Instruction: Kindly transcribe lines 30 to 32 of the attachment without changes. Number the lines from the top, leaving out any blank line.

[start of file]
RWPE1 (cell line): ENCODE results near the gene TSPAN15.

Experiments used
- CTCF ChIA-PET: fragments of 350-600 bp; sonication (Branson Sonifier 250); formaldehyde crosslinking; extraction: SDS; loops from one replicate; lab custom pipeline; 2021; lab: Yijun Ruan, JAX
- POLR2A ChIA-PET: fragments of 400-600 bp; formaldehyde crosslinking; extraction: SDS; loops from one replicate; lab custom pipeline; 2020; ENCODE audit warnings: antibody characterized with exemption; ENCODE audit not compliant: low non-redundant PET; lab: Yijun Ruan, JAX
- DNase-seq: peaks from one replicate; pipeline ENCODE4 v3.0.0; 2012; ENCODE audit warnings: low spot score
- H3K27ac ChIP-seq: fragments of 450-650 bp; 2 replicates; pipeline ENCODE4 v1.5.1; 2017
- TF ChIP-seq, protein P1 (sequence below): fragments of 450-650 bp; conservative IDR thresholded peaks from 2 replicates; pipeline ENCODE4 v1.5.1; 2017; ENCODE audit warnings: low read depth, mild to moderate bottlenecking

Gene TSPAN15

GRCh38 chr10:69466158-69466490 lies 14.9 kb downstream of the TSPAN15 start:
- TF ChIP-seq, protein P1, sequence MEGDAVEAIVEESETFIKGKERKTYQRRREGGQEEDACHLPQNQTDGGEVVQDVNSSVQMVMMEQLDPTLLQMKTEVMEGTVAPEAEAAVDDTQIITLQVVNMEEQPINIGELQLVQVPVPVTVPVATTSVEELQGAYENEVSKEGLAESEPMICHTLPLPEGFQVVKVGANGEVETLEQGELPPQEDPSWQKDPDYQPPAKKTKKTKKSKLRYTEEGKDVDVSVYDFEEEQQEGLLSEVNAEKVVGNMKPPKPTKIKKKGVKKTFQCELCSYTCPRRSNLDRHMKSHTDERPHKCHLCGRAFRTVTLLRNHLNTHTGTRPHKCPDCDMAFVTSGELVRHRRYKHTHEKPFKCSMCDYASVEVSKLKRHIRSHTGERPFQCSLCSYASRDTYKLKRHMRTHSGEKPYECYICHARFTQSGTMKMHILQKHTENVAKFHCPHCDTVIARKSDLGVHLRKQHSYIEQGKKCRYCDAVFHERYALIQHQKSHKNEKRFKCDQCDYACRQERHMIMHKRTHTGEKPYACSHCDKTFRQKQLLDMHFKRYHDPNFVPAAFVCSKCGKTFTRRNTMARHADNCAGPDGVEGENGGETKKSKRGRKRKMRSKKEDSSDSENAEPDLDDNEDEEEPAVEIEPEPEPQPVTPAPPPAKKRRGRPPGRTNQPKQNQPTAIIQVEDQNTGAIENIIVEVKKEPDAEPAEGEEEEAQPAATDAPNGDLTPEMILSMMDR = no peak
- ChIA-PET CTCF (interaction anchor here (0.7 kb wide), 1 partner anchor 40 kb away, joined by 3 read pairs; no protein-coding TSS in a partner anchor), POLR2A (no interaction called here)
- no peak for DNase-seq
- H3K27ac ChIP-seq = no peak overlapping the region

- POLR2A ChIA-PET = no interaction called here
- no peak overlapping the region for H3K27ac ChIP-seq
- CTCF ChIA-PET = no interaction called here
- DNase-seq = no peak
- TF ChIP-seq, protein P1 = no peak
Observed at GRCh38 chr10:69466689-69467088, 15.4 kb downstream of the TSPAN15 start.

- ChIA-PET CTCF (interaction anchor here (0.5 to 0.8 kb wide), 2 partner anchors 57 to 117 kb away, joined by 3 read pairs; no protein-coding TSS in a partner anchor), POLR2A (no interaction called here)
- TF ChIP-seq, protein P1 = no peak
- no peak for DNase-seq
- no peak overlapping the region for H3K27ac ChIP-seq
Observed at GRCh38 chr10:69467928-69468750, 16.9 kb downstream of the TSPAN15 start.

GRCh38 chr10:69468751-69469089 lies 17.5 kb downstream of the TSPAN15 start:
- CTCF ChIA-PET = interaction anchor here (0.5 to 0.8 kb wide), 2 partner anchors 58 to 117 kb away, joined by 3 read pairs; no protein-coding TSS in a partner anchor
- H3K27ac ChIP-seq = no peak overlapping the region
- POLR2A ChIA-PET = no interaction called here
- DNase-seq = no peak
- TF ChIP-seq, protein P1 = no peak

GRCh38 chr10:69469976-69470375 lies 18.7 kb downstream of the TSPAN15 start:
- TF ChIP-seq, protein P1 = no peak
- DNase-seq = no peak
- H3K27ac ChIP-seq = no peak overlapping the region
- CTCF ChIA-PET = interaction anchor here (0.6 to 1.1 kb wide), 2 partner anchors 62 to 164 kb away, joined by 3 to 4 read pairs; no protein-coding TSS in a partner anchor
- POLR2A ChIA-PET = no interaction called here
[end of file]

- TF ChIP-seq, protein P1 = no peak

GRCh38 chr10:69469976-69470375 lies 18.7 kb downstream of the TSPAN15 start:
- TF ChIP-seq, protein P1 = no peak